So that’s where we are today.  The abstraction offered by virtualized public IaaS cloud platforms is pushing us back to the guest-centric-based models of yesteryear.

This will bring challenges with scale, management, efficacy, policy convergence between physical and virtual and the overall API-driven telemetry driven by true cloud solutions.

You can read more about this in some of my other posts on the topic:

Finally, since I used them for eyeballs, please do take a look at CloudPassage — their first (free) offerings are based upon leveraging small footprint Linux agents and a cloud-based SaaS “grid” to provide vulnerability management, and firewall/zoning in public cloud environments.

/Hoff

* There are exceptions to this rule depending upon *what* you’re trying to do, such as anti-malware offload via a hypervisor API, but this is not generally available to date in public cloud.  This will, I hope, one day soon change.

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Past Life Regressions & Why Security Is a Petunia (Or a Whale) Depending Upon Where You Stand

January 26th, 2011 1 comment
42, The Answer to the Ultimate Question of Lif...
Image via Wikipedia

In Douglas Adam’s epic “The Hitchhiker’s Guide to the Galaxy,” we read about an organism experiencing a bit of a identity crisis at 30,000 feet:

It is important to note that suddenly, and against all probability, a Sperm Whale had been called into existence, several miles above the surface of an alien planet and since this is not a naturally tenable position for a whale, this innocent creature had very little time to come to terms with its identity. This is what it thought, as it fell:

The Whale: Ahhh! Woooh! What’s happening? Who am I? Why am I here? What’s my purpose in life? What do I mean by who am I? Okay okay, calm down calm down get a grip now. Ooh, this is an interesting sensation. What is it? Its a sort of tingling in my… well I suppose I better start finding names for things. Lets call it a… tail! Yeah! Tail! And hey, what’s this roaring sound, whooshing past what I’m suddenly gonna call my head? Wind! Is that a good name? It’ll do. Yeah, this is really exciting. I’m dizzy with anticipation! Or is it the wind? There’s an awful lot of that now isn’t it? And what’s this thing coming toward me very fast? So big and flat and round, it needs a big wide sounding name like ‘Ow’, ‘Ownge’, ‘Round’, ‘Ground’! That’s it! Ground! Ha! I wonder if it’ll be friends with me? Hello Ground!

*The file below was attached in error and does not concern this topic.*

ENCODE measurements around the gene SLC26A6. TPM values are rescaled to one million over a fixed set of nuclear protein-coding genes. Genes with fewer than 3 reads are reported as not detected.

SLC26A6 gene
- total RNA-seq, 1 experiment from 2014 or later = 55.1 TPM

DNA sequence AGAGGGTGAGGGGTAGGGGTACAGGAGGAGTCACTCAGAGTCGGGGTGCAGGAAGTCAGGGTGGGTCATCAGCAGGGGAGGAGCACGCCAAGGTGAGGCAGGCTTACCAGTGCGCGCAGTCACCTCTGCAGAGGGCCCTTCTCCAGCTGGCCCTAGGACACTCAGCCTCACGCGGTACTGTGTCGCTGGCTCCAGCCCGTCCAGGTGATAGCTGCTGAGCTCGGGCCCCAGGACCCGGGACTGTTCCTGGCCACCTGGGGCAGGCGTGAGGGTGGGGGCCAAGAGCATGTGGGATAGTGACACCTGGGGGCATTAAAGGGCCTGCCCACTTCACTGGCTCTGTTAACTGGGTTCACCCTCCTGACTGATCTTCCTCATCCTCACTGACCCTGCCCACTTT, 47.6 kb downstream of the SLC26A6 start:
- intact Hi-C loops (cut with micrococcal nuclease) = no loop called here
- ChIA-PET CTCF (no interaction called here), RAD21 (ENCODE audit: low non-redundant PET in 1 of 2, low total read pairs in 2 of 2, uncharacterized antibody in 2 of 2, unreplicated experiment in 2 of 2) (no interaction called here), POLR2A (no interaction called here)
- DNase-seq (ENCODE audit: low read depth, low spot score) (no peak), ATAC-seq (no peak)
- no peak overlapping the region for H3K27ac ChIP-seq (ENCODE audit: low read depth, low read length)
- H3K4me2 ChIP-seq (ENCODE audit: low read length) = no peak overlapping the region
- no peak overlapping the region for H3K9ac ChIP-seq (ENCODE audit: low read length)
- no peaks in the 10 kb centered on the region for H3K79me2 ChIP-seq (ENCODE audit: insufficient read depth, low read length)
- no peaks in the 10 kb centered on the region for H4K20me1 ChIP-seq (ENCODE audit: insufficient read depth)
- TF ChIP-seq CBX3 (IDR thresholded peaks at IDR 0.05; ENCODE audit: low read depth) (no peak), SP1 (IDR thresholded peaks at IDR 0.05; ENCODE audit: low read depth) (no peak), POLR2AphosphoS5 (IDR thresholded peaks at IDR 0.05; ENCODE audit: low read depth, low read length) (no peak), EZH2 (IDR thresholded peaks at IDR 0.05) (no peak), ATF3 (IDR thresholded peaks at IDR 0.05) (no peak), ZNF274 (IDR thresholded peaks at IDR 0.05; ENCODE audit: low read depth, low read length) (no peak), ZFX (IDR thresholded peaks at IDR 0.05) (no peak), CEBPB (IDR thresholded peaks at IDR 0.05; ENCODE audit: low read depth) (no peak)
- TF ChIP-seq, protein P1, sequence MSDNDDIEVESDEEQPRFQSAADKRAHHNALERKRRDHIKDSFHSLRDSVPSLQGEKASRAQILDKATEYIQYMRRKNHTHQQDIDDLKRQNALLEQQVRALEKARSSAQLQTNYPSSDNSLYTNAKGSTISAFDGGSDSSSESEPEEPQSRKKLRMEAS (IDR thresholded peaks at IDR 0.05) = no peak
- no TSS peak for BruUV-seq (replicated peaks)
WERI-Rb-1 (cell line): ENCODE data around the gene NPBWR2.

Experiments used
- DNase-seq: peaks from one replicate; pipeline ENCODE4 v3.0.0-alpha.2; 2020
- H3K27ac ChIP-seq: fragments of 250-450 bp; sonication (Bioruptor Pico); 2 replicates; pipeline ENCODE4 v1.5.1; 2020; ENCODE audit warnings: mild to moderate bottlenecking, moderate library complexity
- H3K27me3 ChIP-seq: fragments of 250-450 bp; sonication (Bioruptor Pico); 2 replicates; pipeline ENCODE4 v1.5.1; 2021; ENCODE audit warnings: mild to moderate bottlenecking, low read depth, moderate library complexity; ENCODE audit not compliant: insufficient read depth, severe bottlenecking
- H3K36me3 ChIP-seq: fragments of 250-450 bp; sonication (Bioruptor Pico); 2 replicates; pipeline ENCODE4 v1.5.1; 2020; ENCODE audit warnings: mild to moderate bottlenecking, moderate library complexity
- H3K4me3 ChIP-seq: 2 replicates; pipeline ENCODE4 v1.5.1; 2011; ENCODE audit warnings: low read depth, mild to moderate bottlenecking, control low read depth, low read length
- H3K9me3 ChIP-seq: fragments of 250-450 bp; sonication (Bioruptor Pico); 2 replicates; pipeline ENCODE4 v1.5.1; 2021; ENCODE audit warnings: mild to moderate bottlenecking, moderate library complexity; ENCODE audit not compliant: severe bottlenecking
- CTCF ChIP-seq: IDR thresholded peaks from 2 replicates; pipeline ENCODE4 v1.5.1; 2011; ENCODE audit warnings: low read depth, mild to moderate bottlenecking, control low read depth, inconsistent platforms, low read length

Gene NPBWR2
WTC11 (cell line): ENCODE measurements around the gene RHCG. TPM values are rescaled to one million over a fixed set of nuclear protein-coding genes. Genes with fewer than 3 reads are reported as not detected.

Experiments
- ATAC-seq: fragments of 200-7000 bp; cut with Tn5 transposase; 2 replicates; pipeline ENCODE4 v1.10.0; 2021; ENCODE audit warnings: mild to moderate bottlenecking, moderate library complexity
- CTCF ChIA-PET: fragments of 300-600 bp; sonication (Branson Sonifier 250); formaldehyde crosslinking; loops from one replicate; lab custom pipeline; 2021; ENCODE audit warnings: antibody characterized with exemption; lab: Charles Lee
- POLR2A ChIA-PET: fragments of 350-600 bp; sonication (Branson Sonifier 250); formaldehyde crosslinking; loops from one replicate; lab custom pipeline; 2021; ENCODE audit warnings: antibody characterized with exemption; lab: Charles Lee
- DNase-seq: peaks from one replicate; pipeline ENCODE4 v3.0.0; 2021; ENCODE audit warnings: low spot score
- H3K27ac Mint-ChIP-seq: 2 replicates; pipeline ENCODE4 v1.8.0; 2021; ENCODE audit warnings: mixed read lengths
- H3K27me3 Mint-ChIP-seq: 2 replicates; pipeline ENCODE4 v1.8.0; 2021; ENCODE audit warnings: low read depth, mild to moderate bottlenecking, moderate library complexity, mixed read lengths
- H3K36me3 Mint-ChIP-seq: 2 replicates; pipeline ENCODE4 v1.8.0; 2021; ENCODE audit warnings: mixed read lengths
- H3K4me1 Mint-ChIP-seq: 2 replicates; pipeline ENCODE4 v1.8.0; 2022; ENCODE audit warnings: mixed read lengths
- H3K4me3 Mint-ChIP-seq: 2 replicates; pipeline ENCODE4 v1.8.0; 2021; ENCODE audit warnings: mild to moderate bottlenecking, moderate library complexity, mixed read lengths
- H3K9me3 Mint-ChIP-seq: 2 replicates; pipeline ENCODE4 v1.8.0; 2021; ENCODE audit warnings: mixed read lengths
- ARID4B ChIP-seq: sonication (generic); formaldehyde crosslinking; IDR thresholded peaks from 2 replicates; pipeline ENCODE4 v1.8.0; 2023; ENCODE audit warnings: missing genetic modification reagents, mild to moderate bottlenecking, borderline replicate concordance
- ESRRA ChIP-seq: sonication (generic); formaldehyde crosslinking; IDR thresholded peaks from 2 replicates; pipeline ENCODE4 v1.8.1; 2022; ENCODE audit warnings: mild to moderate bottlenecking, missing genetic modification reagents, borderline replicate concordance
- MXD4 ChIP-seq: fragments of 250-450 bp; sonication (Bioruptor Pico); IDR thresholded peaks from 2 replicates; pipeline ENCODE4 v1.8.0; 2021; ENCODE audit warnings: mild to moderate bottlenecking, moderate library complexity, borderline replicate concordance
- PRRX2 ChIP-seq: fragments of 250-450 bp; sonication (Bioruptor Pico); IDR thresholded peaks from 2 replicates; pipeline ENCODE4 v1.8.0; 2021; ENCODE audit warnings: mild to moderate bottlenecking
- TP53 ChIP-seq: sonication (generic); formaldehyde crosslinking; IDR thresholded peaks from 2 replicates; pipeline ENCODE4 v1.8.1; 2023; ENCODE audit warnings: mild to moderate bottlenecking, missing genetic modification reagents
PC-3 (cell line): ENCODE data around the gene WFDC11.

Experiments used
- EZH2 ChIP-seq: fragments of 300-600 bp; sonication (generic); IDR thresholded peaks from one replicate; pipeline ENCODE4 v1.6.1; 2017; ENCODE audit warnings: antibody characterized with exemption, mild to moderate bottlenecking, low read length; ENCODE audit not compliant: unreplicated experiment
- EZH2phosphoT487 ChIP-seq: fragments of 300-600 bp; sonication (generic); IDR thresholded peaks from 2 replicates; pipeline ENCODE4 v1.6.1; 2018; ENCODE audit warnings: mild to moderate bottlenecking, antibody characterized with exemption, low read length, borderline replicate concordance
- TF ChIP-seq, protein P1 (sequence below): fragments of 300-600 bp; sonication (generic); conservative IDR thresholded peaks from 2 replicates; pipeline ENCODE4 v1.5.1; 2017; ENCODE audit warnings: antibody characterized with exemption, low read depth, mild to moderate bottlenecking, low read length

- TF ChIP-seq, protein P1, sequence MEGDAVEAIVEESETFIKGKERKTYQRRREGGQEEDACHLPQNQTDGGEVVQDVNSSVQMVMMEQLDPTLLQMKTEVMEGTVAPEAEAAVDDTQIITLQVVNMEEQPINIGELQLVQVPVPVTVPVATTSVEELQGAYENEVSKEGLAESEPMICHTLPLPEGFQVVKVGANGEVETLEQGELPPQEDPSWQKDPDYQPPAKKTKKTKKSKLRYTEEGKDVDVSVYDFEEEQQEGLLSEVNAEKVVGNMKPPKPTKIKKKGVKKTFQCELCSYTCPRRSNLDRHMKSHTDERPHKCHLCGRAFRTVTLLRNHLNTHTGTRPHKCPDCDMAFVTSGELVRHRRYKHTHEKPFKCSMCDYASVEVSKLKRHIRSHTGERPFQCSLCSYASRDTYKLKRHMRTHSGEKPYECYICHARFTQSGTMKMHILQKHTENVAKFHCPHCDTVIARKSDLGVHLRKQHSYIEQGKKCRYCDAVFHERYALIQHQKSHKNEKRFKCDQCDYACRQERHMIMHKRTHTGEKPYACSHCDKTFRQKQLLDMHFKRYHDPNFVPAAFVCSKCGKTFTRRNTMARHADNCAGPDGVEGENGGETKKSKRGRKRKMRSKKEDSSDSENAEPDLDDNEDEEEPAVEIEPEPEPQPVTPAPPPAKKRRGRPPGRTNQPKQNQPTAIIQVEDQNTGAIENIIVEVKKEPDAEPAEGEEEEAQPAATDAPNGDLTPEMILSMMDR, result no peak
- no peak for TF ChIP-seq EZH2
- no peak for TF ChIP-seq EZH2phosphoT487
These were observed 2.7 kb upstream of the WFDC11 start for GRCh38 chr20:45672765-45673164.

[
dies]

Curiously the only thing that went through the mind of the bowl of petunias, as it fell, was, ‘Oh no, not again.’ Many people have speculated that if we knew exactly *why* the bowl of petunias had thought that we would know a lot more about the nature of the universe than we do now.

“Security” is facing a similar problem.

To that end, and without meaning to, Gunnar Petersen and Lenny Zeltser* unintentionally wrote about this whale of a problem in two thought provoking blogs describing what they portray as the sorry state of security today; specifically the inappropriate mission focus and misallocation of investment (Gunnar) and the need for remedying the skills gap and broadening the “information security toolbox” (Lenny)  that exists in an overly infrastructure-centric model used today.

Gunnar followed up with another post titled: “Is infosec busy being born or busy dying?”  Fitting.

Both gents suggest that we need to re-evaluate what, why and how we do what we do and where we invest by engaging in a more elevated service delivery role with a focus on enablement, architecture and cost-efficiency based on models that align spend to a posture I can only say reflects the mantra of survivability (see: A Primer on Information Survivability: Changing Your Perspective On Information Security):

[Gunnar] The budget dollars in infosec are not based on protecting the assets the company needs to conduct business, they are not spent on where the threats and vulnerabilities lie, rather they are spent on infrastructure which happens to be the historical background and hobby interest of the majority of technical people in the industry.